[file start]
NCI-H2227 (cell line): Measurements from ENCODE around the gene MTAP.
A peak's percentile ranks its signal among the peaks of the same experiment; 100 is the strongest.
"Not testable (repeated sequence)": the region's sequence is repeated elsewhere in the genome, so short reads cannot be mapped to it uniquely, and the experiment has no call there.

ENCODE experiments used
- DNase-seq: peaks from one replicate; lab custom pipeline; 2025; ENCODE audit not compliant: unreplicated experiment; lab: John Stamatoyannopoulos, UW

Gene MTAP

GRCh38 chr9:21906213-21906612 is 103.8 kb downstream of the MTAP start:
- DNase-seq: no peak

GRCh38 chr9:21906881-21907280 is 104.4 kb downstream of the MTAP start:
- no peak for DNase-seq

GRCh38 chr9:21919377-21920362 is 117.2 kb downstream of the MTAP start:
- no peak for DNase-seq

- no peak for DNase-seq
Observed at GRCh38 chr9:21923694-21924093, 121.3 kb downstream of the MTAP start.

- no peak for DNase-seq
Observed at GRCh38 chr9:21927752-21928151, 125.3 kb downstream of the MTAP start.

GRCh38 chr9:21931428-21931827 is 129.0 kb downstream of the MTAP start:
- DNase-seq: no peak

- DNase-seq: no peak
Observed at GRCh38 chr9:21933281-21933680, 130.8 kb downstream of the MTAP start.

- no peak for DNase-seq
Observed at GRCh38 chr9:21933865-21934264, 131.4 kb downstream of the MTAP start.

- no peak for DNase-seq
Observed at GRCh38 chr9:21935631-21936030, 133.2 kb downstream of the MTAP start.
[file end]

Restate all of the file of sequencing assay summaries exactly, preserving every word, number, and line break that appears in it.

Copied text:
NCI-H2227 (cell line): Measurements from ENCODE around the gene MTAP.
A peak's percentile ranks its signal among the peaks of the same experiment; 100 is the strongest.
"Not testable (repeated sequence)": the region's sequence is repeated elsewhere in the genome, so short reads cannot be mapped to it uniquely, and the experiment has no call there.

ENCODE experiments used
- DNase-seq: peaks from one replicate; lab custom pipeline; 2025; ENCODE audit not compliant: unreplicated experiment; lab: John Stamatoyannopoulos, UW

Gene MTAP

GRCh38 chr9:21906213-21906612 is 103.8 kb downstream of the MTAP start:
- DNase-seq: no peak

GRCh38 chr9:21906881-21907280 is 104.4 kb downstream of the MTAP start:
- no peak for DNase-seq

GRCh38 chr9:21919377-21920362 is 117.2 kb downstream of the MTAP start:
- no peak for DNase-seq

- no peak for DNase-seq
Observed at GRCh38 chr9:21923694-21924093, 121.3 kb downstream of the MTAP start.

- no peak for DNase-seq
Observed at GRCh38 chr9:21927752-21928151, 125.3 kb downstream of the MTAP start.

GRCh38 chr9:21931428-21931827 is 129.0 kb downstream of the MTAP start:
- DNase-seq: no peak

- DNase-seq: no peak
Observed at GRCh38 chr9:21933281-21933680, 130.8 kb downstream of the MTAP start.

- no peak for DNase-seq
Observed at GRCh38 chr9:21933865-21934264, 131.4 kb downstream of the MTAP start.

- no peak for DNase-seq
Observed at GRCh38 chr9:21935631-21936030, 133.2 kb downstream of the MTAP start.